The first time I taught a high school health unit on body image, I was shocked. The health teacher told me that 4 of the 25 kids in the class already had an eating disorder diagnosis. That was twice the national average, and the national average is appalling. Then I learned that there was no standard curriculum on body image that the schools were using despite the fact that 90% of the high school kids I surveyed consider this to be a critical topic for discussion.
I began talking to the Illinois State Board of Education. Their social emotional learning team were eager to entertain discussion on giving teachers information and curriculum resources on body image. I thought I would need to make more of a case for the need for intervention on body image in middle and high schools. But each time I found myself in the position where I might need to argue for the need for intervention in the schools, I was told, "You don't have to convince me, I have a daughter in middle school. I am living it."
With the help from volunteers from ANAD, the wonderful, national eating disorder organization, we set about talking to Illinois regional education districts about body image statistics and effective body image lessons for kids in Illinois. Hopefully we will get to as many districts in Illinois as possible in 2019. Then we have plans to go on to Michigan, Wisconsin, and Indiana.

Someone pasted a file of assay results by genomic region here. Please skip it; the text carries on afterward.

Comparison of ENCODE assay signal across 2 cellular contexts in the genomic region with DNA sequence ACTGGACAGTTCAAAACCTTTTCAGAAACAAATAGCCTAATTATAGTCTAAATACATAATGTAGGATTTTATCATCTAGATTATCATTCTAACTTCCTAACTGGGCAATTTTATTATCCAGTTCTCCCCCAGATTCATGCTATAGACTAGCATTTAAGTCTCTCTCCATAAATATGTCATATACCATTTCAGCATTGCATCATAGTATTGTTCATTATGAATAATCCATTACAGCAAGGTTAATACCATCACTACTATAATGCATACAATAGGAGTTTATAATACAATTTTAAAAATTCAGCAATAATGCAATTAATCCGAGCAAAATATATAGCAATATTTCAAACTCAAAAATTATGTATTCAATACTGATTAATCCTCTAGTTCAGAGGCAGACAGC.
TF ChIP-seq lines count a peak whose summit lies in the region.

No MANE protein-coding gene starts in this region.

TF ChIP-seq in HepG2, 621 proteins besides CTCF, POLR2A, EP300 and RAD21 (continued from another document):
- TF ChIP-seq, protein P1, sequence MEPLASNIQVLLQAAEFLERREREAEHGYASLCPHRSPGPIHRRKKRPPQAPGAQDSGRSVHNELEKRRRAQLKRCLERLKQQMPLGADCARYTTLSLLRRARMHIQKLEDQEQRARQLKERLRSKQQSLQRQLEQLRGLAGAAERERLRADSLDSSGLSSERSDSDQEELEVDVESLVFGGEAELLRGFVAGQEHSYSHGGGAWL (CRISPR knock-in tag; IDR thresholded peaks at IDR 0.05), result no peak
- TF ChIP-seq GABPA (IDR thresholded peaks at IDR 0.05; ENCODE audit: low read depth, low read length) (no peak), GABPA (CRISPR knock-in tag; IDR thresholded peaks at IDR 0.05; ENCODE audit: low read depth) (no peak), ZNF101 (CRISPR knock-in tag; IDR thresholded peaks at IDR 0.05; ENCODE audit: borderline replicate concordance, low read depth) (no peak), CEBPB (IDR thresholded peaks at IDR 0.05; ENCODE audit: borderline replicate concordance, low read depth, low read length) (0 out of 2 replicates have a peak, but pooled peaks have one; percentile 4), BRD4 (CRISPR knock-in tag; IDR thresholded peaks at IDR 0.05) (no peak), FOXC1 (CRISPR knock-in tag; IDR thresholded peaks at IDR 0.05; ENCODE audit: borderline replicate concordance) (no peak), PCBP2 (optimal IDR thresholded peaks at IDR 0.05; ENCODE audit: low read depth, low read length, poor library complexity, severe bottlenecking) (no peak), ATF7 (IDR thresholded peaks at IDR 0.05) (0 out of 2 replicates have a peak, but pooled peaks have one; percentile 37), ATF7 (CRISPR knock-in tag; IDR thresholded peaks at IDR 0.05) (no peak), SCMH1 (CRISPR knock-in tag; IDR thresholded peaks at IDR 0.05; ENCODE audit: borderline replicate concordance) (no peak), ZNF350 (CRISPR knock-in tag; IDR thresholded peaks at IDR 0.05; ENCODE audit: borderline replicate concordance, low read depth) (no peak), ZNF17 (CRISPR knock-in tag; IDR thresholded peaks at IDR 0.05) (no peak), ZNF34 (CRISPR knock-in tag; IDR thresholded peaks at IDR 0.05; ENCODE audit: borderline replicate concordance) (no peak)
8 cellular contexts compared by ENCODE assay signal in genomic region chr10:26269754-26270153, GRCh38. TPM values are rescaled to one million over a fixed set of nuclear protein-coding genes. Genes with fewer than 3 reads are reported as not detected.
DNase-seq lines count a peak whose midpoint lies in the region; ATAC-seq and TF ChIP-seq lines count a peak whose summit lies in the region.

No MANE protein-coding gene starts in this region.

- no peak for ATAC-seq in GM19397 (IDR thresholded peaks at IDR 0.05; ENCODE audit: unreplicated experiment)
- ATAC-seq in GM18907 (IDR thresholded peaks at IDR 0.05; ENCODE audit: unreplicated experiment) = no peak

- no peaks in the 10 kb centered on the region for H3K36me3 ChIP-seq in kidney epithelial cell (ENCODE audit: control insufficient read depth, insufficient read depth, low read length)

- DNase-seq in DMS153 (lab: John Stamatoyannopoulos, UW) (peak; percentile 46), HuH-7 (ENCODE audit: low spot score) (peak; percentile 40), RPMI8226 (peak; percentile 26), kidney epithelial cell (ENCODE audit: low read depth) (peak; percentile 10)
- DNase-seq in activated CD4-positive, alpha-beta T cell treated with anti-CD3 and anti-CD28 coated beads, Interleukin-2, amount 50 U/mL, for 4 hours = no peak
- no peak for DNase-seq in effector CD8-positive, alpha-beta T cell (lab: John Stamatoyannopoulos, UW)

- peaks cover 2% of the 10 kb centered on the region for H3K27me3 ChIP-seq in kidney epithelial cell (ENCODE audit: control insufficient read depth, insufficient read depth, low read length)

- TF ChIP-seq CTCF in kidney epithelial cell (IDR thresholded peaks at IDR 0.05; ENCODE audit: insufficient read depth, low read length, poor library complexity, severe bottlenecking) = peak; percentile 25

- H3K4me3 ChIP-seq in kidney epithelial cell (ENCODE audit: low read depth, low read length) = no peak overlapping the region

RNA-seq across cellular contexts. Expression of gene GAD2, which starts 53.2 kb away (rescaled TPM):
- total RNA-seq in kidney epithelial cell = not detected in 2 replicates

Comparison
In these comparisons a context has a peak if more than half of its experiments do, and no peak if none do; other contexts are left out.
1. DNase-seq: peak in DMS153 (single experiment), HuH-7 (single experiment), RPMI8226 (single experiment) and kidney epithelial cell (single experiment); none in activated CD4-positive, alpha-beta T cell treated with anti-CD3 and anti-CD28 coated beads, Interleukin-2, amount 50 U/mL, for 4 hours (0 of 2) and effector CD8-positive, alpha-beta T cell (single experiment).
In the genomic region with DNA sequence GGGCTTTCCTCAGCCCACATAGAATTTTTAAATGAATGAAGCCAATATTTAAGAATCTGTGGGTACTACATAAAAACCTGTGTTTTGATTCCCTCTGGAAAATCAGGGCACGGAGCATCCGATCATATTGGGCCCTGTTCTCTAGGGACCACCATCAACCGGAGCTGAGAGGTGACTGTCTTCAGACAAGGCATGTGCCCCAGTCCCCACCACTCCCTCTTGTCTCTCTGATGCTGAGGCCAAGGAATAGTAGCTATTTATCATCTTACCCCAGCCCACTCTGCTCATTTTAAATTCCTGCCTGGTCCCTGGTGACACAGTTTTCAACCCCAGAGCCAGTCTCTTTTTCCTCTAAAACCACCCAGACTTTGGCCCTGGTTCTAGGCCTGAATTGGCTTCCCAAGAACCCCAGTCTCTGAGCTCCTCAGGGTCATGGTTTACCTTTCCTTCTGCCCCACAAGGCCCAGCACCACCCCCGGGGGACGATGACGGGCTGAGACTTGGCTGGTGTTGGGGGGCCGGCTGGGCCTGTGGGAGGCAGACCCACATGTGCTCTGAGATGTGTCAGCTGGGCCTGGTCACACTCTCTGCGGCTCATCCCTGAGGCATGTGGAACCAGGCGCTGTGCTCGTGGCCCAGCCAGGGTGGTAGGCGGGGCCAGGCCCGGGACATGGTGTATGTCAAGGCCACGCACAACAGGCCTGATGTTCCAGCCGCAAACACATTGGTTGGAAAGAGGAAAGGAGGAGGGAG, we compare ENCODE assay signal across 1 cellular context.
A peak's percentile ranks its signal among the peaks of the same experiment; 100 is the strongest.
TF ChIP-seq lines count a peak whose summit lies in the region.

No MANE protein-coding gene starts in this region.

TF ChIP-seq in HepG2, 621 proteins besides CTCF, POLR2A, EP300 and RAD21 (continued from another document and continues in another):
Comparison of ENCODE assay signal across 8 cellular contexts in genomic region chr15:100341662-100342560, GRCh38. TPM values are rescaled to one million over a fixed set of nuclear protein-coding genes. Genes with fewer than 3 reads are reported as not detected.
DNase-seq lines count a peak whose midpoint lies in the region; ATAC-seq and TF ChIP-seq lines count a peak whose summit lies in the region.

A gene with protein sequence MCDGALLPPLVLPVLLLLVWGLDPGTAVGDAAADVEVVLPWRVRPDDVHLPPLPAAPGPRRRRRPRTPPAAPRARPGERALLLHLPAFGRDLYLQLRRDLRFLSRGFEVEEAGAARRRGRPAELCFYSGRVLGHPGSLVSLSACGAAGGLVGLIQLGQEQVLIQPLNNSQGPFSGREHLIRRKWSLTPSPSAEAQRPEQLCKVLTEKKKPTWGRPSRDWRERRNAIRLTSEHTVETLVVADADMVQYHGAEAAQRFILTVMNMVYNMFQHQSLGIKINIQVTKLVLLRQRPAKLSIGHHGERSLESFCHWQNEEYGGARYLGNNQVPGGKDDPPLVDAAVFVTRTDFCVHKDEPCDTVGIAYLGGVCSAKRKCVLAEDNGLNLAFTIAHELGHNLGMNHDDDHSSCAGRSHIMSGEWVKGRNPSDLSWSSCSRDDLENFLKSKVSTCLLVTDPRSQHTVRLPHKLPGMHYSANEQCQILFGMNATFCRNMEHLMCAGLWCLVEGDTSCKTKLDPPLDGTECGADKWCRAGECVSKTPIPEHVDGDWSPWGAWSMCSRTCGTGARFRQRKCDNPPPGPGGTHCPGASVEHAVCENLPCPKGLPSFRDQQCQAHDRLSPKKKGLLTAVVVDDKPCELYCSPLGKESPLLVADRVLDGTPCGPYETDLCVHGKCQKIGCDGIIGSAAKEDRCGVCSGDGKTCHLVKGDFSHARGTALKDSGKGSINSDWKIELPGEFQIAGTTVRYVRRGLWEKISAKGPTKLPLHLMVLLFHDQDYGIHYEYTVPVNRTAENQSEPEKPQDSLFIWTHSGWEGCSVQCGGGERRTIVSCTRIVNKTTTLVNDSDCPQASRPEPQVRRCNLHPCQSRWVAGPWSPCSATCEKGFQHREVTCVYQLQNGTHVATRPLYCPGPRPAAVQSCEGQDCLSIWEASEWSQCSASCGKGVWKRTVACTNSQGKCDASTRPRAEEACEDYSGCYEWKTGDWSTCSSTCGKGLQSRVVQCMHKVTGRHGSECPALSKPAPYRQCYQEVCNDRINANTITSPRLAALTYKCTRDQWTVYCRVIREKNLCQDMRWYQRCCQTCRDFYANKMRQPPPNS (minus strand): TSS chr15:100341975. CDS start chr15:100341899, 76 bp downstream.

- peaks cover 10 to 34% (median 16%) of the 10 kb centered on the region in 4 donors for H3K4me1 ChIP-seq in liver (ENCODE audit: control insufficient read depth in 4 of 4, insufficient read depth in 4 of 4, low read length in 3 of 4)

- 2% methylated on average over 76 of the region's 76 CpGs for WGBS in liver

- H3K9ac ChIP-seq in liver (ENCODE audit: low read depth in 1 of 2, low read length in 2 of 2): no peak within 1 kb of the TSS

We live in an unfortunate time for the body esteem of women and men, young and old. But times are changing. Women are waking up and challenging the status quo with the #METOO movement and the #TIMES UP movement. Hopefully, with awareness and attention we can change all the way we feel about our bodies and work to change our shallow, cultural norms around body image that aren't working for most people today. That spirit of awareness and challenge is how we can create body confidence and learn to love our bodies and ourselves.